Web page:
Mercedes (Marga Lopez) dances for money with the clients of Salon Mexico, a famous cabaret in Mexico City. Her younger sister Beatriz (Derbez) studies in an expensive private school, paid ... See full summary »
In Xochimilco 1909, María Candelaria and Lorenzo Rafael long for getting married but the odds are against them. Maria Candelaria is segregated for being a prostitute's child and the couple ... See full summary »
Dolores del Rio,
Quino is a Mexican diver who discovers a pearl at the bottom of the sea. He and his wife Juana, and their son have just taken possession of a pearl that is worth thousands. Everyday people ... See full summary »
María Elena Marqués,
Left alone after her mother runs off with another man and her father kills himself, Elena attempts to make a new life for herself in a new city. Believing he's a friend, Elena goes to ... See full summary »
During Mexican Revolution, Rosalio Mendoza (Del Diestro) survives by making and winning favors from both factions, the governmental forces and Zapata's Army. His hacienda welcomes everybody... See full summary »
Juan Bustillo Oro,
Fernando de Fuentes
Alfredo del Diestro,
Antonio R. Frausto
Rosario (Palma) becomes a prostitute after losing her father and discovering her boyfriend had a liaison with another woman. In Veracruz, Rosario lives above a sordid cabaret "selling her ... See full summary »
Raphael J. Sevilla
Late 19th century. The young miss Julie lives in a mansion with her father. She has recently broken her engagement but is attracted to one of the servants, Jean. They spend the midsummer ... See full summary »
In México City, a Cuban dancer from "Cabaret Changó" rescues a baby from a garbage can and decides to raise him, but her pachuco pimp gets in her way. Written by
Edgar Soberón Torchia <email@example.com>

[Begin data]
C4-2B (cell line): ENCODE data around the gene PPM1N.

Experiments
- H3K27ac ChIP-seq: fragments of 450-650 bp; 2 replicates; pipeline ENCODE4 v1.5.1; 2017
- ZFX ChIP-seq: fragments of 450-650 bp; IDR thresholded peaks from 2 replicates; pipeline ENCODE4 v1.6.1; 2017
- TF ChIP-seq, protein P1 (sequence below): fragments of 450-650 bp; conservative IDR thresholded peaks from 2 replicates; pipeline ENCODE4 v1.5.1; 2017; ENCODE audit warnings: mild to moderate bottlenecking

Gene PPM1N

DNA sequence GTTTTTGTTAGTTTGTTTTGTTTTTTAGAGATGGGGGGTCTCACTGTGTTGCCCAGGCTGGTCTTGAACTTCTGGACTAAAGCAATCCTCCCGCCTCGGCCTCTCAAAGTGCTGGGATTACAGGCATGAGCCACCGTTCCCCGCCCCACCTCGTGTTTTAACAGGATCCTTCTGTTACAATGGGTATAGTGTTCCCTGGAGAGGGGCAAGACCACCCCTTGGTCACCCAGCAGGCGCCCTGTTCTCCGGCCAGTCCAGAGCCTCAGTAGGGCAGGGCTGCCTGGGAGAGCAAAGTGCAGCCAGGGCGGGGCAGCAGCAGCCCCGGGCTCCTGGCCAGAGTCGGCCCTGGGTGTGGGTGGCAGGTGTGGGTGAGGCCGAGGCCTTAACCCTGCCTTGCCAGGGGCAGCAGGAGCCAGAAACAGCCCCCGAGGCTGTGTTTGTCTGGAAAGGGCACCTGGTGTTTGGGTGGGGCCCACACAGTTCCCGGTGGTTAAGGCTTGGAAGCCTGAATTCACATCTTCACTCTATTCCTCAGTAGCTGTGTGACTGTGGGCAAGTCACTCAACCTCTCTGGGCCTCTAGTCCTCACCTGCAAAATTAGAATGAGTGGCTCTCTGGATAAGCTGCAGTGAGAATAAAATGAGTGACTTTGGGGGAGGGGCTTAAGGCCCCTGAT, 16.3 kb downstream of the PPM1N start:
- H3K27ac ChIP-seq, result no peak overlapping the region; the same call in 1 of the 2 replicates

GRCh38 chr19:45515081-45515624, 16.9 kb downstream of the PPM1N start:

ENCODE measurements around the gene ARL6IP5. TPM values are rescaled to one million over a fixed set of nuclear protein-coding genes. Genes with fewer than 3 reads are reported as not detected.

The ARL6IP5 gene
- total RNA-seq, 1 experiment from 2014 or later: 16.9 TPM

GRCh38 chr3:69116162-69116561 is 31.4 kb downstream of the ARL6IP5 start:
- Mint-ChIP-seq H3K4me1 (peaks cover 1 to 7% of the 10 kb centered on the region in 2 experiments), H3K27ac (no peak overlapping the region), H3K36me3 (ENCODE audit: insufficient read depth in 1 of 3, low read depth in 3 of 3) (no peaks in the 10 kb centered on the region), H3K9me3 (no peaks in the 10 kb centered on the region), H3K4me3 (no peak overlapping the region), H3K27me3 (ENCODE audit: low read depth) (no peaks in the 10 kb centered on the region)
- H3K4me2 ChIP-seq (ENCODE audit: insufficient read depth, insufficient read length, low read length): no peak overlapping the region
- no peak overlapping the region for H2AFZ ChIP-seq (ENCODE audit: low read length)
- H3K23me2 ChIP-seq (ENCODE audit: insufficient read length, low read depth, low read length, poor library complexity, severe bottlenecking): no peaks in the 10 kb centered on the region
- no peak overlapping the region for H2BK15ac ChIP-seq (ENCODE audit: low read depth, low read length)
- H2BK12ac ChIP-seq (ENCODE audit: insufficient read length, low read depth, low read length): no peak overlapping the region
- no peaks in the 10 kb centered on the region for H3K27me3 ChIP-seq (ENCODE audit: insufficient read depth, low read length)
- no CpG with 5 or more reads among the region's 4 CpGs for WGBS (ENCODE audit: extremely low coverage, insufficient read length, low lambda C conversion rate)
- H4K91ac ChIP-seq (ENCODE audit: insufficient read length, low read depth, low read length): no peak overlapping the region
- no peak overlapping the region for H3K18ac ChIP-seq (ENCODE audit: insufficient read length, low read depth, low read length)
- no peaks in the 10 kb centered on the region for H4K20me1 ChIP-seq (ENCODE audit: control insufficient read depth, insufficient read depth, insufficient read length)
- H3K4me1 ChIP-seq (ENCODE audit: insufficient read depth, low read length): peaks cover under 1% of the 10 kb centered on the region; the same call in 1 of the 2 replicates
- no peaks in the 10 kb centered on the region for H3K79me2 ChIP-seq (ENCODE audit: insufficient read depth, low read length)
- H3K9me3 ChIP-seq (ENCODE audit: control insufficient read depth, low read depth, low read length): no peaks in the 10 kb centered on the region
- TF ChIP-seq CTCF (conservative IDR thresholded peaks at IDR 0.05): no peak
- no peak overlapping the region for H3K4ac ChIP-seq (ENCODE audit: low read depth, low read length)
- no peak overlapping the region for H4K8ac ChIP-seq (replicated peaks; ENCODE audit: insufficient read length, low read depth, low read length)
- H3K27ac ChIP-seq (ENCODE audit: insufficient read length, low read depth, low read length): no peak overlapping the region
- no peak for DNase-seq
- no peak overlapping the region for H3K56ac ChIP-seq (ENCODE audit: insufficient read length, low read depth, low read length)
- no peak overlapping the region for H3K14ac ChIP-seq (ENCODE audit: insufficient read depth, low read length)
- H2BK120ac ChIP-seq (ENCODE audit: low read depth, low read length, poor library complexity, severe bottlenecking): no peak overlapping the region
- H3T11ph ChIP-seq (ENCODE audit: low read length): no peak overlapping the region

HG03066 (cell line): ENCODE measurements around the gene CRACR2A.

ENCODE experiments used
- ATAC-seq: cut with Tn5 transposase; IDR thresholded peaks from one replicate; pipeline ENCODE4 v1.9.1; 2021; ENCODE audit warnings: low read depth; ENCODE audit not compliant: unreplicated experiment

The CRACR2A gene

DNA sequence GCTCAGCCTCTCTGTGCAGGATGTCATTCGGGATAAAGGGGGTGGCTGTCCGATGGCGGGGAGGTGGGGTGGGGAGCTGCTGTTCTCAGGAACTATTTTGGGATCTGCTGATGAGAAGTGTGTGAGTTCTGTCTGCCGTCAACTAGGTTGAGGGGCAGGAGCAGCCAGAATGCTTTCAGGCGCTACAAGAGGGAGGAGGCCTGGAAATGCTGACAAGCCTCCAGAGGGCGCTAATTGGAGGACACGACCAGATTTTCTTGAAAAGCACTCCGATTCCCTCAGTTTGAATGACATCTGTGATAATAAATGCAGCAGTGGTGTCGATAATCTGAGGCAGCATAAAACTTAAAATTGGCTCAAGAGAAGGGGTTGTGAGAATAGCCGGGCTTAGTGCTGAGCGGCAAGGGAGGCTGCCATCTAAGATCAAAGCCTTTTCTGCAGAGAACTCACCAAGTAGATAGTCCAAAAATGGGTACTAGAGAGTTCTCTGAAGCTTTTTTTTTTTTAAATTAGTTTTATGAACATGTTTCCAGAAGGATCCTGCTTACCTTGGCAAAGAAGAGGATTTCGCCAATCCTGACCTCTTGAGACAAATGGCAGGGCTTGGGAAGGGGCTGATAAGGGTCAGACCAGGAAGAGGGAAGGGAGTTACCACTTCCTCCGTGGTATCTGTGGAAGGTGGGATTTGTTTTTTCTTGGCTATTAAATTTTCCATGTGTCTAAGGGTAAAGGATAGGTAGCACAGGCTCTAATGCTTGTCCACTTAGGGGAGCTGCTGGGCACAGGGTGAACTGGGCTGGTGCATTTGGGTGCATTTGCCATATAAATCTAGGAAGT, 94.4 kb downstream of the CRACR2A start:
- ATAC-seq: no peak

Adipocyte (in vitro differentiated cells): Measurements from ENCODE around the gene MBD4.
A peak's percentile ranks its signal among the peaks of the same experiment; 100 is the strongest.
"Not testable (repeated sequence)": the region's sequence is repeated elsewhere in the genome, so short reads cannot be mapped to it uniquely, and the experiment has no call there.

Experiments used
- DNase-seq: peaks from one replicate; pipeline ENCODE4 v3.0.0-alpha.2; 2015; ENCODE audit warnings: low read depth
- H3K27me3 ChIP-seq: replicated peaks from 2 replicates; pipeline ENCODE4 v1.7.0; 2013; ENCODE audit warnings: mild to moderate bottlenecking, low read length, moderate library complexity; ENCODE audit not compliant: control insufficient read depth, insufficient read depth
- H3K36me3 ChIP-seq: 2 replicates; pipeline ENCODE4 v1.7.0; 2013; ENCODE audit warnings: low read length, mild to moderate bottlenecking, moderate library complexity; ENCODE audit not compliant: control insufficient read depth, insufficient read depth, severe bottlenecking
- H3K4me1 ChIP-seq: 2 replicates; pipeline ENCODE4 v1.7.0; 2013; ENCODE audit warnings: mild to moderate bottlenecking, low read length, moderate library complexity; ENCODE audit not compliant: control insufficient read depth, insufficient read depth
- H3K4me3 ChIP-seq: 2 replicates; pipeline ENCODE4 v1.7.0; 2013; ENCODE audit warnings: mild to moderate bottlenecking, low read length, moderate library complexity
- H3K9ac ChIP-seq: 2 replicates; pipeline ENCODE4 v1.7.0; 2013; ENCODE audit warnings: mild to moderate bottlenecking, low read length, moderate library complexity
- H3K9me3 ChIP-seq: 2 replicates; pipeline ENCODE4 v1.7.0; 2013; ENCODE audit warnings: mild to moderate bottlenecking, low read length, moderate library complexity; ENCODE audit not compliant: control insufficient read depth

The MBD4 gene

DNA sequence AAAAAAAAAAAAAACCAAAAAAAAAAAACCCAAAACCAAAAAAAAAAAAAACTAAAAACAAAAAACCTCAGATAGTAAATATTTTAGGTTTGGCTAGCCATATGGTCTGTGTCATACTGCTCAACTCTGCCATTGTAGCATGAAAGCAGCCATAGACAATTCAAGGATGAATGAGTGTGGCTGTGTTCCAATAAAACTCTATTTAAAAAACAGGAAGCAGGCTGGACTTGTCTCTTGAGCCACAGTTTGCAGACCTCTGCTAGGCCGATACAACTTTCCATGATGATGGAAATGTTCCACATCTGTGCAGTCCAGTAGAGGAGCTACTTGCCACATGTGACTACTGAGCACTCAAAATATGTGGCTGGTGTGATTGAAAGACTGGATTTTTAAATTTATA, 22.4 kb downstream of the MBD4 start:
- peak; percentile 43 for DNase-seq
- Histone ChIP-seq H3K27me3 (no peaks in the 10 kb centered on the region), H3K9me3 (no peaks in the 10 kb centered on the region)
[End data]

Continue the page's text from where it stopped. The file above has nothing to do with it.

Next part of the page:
Immediately after "Aventurera", Ninon Sevilla was top-billed in "Victimas del pecado" (1950). Powerfully directed and co-written by Emilio Fernandez, here is a movie that almost tops its predecessor in noir ambiance and gritty effects. Particularly striking is the use of black smoke from passing trains to color Junco's cabaret which is literally located on the wrong side of the tracks. Our old friend, Rodolfo Acosta, gives his most chilling portrayal ever as the unscrupulous heavy whose flamboyant style is neatly contrasted by expressionless yet charismatic Tito Junco. Sevilla, of course, is once again in her element as the swirling dancer with a heart of gold, although Fernandez has obviously ensured that the musical numbers are more realistically presented. In fact, even the obligatory song by Pedro Vargas is better integrated into the narrative (even though introduced by an unlikely fanfare what is Vargas doing in such a low dive? Slumming? And how come he brought his full orchestra with him?) and Vargas himself is much less stiff than usual. And, as might be expected, Figueroa's low-key photography is a stand-out, as are the gloriously cavernous, seedy sets designed by Manuel Fontanals. In the support cast, Rita Montaner is delightfully over-the-top (the sub-titles are rather bland compared to what she actually says), while Poncianito makes his shoeshine boy as solidly believable as Margarita Ceballos enacts her pitifully weak Rosa and Francisco Reiguera his squalidly hawkish yet often ineffective manager.
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